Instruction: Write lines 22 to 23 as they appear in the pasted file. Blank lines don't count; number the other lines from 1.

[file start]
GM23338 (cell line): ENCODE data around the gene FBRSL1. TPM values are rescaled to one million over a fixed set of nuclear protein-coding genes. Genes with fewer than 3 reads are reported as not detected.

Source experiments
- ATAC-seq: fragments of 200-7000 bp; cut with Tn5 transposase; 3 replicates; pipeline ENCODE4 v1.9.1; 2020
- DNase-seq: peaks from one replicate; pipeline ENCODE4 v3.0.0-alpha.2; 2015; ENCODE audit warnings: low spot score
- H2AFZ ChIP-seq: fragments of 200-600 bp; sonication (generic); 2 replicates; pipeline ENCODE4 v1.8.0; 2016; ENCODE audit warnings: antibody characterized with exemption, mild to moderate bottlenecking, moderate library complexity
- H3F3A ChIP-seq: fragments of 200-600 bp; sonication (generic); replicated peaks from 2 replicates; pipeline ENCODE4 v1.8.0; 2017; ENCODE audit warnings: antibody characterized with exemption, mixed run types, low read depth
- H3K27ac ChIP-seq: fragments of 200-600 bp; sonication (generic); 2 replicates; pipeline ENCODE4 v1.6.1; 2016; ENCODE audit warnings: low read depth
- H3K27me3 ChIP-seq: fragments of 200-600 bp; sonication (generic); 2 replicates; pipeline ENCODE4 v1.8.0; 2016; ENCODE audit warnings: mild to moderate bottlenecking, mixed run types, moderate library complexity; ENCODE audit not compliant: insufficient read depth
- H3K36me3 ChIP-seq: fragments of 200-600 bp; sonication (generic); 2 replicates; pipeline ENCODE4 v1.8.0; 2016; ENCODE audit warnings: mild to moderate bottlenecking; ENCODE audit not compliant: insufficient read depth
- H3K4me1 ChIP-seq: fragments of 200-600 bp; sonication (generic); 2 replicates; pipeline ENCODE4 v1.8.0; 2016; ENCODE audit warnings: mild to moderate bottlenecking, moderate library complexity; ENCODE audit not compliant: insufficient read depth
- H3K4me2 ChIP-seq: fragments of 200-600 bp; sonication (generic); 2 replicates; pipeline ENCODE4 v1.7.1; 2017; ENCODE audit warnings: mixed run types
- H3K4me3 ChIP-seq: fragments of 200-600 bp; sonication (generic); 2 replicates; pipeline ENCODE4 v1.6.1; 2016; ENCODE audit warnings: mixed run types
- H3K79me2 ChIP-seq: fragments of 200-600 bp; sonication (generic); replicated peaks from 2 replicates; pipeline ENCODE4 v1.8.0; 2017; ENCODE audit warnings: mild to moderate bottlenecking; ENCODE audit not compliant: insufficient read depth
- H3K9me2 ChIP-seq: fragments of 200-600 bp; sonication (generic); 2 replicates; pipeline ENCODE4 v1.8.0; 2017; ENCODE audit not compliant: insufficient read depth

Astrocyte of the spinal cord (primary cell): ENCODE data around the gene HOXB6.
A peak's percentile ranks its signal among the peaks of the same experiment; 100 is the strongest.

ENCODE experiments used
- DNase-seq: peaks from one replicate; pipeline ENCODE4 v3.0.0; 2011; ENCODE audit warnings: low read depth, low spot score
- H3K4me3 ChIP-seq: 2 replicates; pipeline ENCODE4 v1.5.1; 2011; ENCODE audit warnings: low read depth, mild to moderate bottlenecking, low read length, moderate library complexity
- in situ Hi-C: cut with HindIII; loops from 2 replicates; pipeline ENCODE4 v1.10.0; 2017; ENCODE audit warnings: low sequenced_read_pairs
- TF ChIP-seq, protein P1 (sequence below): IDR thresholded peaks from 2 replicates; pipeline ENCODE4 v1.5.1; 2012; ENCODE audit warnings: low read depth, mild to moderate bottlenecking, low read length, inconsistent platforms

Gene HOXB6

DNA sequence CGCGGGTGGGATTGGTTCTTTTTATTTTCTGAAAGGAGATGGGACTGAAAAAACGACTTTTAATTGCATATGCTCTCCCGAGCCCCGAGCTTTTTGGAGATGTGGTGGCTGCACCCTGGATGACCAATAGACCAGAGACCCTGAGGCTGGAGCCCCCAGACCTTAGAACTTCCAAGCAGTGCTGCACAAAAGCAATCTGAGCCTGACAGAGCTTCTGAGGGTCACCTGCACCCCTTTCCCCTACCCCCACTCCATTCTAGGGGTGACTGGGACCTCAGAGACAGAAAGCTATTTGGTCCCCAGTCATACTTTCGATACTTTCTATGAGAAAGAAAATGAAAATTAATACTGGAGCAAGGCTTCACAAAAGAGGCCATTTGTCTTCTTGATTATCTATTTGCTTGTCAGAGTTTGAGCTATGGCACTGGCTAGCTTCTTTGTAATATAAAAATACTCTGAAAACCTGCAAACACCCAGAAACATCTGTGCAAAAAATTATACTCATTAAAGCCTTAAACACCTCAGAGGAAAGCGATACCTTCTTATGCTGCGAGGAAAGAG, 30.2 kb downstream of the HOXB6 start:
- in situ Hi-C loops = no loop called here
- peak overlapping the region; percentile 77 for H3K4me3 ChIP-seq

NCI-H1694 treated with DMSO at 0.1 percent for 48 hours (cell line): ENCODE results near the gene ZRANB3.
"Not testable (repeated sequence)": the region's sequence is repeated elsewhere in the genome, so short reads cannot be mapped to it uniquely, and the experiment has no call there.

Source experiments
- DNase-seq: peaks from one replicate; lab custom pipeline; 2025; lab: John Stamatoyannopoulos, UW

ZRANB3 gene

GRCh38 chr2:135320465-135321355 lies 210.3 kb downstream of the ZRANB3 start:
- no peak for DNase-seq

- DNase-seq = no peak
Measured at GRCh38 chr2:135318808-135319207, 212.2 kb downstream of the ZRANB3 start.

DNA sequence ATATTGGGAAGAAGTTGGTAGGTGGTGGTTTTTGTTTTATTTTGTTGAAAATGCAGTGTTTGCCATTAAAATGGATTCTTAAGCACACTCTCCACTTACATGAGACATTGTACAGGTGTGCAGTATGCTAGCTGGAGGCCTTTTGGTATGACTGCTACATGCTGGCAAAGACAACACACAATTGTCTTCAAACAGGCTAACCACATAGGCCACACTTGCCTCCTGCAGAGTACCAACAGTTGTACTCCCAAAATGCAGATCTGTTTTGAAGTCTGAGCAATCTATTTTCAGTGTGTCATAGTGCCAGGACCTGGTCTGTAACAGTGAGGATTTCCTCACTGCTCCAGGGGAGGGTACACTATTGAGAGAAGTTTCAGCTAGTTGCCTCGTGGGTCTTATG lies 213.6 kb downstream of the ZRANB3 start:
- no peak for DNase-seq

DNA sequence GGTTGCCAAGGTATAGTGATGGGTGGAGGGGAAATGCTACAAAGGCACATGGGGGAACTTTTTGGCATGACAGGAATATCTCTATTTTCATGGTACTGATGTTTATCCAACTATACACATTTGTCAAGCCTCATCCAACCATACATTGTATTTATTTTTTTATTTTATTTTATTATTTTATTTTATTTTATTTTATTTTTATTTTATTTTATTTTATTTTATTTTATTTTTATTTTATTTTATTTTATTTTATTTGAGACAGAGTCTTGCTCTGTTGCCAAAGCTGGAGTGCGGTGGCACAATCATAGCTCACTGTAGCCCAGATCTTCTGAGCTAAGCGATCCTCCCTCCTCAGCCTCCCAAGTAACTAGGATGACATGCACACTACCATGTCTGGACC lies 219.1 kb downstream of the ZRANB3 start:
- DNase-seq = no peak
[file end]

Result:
Gene HOXB6

DNA sequence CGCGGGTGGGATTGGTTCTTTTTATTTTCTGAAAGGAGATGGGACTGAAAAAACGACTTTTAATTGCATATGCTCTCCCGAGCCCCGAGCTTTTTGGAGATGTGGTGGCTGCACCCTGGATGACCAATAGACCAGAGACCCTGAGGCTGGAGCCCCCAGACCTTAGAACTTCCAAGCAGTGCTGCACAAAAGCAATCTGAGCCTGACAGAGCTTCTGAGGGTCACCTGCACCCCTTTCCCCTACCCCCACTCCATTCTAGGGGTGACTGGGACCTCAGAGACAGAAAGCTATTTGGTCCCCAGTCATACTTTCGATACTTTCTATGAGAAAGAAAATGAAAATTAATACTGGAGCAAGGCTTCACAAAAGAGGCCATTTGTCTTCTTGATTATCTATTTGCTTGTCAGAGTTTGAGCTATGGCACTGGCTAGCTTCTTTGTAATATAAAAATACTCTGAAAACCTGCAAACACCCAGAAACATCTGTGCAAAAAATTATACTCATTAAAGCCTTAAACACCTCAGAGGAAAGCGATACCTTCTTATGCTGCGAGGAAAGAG, 30.2 kb downstream of the HOXB6 start: